Guarantees put taxpayer money at risk
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Bill Radke: You know that when taxpayers bailed out the financial system last year, the government injected a lot of money into the banks. What you might have missed was the amount of guarantees the government was giving financial institutions — insuring bank debt, back-stopping money-market funds. Guarantees that were more valuable and more risky than Congress ever intended. That’s the conclusion of a new report out this morning from the Congressional Oversight Panel that’s still monitoring the bailouts. Harvard Law Professor Elizabeth Warren chairs the panel. And she joins us now. Good morning.
Elizabeth Warren: Hi, I’m glad to do it, Bill.
Radke: Why was our government so… What’s the word, professor? Vague? Secretive?
Warren: Well, I think the way to see it is they announced the guarantees and the dollar amounts behind them were not part of the headline.
Radke: And you can argue, professor, those guarantees ended up working pretty well.
Warren: Absolutely. The guarantees calmed the markets, and at least so far, they may actually turn a modest profit for the taxpayers.
Radke: So what’s the problem now?
Warren: Well, the problem is they came with enormous risk, but the real effect of them is that the guarantees distort the marketplace. And this is the heart of where what we call moral hazard exist.
Radke: Tell us more about that. Why is this a moral hazard?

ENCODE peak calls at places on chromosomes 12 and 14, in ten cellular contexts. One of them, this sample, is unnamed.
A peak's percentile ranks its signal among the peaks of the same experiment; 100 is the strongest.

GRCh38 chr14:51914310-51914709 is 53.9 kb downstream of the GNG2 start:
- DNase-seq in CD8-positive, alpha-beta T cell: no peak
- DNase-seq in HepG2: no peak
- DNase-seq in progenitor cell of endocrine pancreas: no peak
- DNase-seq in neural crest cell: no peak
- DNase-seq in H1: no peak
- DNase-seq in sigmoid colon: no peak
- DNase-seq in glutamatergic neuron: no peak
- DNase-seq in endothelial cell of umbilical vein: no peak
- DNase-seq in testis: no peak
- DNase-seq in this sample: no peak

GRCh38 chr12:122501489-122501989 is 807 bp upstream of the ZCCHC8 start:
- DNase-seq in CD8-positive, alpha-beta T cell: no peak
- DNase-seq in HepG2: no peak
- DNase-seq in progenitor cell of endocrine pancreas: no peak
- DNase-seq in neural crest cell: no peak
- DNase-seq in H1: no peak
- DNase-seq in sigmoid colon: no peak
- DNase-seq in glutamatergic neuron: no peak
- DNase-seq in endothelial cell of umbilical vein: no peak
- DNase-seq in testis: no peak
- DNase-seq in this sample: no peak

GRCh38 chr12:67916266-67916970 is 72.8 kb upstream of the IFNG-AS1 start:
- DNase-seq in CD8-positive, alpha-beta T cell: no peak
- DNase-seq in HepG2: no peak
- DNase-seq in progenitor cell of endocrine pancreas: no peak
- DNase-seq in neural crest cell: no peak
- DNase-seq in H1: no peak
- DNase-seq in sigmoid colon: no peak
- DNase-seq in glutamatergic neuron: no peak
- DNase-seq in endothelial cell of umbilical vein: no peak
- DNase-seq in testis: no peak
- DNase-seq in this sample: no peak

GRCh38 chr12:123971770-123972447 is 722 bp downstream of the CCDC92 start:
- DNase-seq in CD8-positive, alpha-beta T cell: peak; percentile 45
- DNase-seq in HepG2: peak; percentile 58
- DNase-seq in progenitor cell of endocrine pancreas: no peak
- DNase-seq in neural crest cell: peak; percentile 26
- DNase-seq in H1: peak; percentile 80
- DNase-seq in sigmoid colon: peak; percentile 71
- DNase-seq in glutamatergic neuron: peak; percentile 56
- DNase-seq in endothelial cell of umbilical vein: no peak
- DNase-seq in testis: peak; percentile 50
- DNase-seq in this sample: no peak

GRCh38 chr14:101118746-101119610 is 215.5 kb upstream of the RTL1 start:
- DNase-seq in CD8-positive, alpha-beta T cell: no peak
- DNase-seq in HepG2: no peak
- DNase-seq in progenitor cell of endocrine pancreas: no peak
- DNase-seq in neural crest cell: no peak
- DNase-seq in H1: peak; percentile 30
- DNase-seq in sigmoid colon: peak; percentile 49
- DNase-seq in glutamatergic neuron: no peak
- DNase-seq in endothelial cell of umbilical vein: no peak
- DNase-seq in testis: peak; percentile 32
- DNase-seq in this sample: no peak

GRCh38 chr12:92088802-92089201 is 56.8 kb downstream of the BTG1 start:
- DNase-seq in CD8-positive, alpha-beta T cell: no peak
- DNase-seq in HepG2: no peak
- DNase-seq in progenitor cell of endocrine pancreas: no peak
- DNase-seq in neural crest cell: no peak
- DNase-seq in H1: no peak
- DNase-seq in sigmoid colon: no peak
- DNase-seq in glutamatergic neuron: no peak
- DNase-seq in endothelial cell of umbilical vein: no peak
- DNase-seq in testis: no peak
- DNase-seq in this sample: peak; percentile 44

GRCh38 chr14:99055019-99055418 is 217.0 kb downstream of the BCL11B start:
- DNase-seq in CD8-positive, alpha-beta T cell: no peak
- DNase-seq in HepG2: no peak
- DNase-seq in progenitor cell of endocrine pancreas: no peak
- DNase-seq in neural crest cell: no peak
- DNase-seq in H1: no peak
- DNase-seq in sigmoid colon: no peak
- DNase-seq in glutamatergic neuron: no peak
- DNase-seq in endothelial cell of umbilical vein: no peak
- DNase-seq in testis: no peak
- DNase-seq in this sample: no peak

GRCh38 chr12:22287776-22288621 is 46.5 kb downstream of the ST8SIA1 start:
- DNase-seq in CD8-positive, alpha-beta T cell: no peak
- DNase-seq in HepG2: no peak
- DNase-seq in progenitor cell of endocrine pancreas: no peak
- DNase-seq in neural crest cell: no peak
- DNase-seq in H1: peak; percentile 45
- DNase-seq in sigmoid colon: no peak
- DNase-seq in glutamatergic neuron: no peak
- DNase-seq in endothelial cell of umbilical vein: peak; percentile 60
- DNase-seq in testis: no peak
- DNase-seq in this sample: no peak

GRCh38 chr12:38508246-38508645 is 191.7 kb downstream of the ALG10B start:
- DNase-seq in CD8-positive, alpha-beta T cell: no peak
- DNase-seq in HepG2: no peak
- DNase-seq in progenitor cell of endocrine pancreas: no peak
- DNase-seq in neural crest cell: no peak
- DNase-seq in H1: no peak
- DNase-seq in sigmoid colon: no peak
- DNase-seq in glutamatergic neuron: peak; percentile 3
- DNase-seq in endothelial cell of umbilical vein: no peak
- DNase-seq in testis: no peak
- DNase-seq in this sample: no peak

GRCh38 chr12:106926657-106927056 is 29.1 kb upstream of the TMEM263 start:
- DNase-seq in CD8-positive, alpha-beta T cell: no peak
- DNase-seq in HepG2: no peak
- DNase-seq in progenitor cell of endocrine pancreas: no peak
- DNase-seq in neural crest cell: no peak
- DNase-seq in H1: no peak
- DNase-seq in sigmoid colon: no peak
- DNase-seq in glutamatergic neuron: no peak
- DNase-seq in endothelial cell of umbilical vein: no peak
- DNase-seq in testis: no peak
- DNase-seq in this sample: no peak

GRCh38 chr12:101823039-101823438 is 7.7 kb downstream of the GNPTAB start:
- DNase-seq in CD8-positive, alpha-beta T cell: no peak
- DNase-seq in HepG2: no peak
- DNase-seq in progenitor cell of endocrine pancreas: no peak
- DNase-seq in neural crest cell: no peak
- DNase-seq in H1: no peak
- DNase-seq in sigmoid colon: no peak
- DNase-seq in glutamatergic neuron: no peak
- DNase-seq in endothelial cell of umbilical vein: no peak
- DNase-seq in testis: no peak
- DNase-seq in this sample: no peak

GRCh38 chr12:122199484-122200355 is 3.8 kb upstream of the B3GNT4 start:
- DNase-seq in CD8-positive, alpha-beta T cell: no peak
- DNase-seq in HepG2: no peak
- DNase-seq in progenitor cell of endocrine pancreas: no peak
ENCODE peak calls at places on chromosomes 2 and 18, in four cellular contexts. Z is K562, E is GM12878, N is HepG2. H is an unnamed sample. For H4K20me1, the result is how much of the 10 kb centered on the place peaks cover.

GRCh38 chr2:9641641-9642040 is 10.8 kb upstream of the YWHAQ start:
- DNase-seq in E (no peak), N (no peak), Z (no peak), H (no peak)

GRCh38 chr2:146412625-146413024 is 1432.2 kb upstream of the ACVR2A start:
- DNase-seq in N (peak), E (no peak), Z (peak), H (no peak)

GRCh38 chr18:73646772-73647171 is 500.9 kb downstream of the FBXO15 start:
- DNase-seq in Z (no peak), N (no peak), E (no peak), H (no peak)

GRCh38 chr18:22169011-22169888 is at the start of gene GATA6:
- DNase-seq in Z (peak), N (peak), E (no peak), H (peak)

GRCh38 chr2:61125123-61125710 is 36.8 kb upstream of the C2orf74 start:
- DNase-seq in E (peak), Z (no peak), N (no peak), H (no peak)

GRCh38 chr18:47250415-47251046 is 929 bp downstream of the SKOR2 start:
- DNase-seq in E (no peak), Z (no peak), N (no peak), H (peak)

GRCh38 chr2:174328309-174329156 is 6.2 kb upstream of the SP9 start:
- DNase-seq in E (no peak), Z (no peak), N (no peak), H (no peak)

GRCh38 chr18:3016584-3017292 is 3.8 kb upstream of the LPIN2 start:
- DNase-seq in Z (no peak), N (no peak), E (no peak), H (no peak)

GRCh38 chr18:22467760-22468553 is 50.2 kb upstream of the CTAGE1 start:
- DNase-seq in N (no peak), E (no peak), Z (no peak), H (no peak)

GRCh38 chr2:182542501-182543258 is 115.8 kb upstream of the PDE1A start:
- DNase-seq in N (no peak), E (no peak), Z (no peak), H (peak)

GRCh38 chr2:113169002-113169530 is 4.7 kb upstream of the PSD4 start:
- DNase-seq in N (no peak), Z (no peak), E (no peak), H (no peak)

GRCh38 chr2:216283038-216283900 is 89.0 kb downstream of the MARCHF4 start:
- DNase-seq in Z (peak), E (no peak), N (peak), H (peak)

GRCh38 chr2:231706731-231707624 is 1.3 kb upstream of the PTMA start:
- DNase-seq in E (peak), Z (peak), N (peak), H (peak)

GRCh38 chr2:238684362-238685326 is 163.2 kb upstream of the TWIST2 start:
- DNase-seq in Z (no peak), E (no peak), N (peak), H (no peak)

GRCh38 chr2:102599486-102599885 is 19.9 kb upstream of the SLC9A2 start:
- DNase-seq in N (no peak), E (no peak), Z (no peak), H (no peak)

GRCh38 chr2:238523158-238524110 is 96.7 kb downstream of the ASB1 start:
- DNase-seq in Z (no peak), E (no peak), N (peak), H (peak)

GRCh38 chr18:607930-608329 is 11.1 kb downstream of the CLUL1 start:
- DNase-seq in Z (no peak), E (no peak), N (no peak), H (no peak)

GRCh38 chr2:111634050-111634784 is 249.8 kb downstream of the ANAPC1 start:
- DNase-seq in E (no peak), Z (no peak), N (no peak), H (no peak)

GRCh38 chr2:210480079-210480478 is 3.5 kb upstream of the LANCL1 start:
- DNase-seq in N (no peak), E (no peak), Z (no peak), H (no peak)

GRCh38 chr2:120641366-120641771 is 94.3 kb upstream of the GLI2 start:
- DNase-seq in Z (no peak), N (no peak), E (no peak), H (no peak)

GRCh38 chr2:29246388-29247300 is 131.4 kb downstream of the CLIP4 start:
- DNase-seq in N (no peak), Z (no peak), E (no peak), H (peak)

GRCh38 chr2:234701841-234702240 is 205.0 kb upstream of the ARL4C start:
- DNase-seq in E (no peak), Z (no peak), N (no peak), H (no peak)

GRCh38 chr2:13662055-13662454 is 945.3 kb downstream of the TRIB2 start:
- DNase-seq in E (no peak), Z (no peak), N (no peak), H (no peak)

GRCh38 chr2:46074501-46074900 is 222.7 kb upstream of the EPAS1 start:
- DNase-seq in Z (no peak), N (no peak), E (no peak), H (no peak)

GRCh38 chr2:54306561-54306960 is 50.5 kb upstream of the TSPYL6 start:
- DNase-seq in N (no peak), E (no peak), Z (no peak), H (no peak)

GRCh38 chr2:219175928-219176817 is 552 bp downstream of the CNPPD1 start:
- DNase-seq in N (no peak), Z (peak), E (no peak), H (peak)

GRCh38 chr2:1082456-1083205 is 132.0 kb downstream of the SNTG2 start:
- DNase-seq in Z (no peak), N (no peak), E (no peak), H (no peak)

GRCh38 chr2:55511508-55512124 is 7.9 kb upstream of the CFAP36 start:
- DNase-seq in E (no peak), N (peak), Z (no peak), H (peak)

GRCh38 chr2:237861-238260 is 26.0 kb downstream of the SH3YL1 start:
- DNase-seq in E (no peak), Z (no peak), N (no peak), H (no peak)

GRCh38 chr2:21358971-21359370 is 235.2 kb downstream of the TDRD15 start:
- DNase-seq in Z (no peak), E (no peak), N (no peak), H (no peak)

Warren: Well think of it this way: If we have two financial institutions. One is regarded as too big to fail and it gets an implicit guarantee from the government, and the other one doesn’t. Then the one with the guarantee has a business model, or can have a business model that says — if you’ll let me draw it in the extreme — “Give me your money, investors. I’m going to go Las Vegas, bet it all on red 22. And if comes up red 22, man, we’re all rich. And if doesn’t come up red 22, hey, the taxpayers will pay you back the money you invested.”
Radke: How much taxpayer money is the government still gambling?
Warren: Well, the big one is on Citibank. We guaranteed more than $300 billion of outstanding value in their assets, and it’s still there. That is our single biggest guarantee.
Radke: And how transparent is the government being about that?
Warren: Well, we think we need a lot more transparency. And in particular, we think we need more transparency in the Citi transaction so we know whether or not our risk is really only small or if our risk is really quite substantial.
Radke: Harvard law professor Elizabeth Warren chairs the Congressional Oversight Panel. She’s out with her latest report this morning. Professor, thanks.
Warren: Oh, thank you.
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